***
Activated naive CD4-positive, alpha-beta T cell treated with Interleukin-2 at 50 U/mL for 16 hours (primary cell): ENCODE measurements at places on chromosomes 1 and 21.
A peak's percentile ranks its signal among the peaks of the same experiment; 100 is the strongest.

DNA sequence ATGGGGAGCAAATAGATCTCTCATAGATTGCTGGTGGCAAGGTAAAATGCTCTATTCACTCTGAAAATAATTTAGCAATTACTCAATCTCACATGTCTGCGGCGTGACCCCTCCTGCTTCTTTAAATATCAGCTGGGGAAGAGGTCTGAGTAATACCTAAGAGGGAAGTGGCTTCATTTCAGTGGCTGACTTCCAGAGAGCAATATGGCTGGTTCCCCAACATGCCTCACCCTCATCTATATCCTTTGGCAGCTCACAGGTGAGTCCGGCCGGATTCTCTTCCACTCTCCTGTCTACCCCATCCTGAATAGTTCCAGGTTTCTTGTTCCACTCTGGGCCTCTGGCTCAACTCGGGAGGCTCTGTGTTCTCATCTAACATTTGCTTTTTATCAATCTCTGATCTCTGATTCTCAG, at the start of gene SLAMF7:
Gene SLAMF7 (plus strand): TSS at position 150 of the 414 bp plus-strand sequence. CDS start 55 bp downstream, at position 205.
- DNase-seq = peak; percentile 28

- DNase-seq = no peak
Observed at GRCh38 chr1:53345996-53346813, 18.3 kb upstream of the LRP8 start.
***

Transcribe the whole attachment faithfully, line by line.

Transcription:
Activated naive CD4-positive, alpha-beta T cell treated with Interleukin-2 at 50 U/mL for 16 hours (primary cell): ENCODE measurements at places on chromosomes 1 and 21.
A peak's percentile ranks its signal among the peaks of the same experiment; 100 is the strongest.

DNA sequence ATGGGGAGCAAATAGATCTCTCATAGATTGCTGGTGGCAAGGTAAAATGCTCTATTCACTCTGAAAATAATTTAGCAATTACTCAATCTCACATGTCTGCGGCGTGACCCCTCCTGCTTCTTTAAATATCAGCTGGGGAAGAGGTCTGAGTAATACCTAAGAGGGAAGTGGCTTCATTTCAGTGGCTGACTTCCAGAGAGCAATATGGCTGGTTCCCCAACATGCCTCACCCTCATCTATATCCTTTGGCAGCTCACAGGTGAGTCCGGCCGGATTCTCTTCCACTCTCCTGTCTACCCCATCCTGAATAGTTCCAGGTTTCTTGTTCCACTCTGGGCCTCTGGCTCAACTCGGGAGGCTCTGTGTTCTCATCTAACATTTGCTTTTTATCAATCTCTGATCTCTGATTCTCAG, at the start of gene SLAMF7:
Gene SLAMF7 (plus strand): TSS at position 150 of the 414 bp plus-strand sequence. CDS start 55 bp downstream, at position 205.
- DNase-seq = peak; percentile 28

- DNase-seq = no peak
Observed at GRCh38 chr1:53345996-53346813, 18.3 kb upstream of the LRP8 start.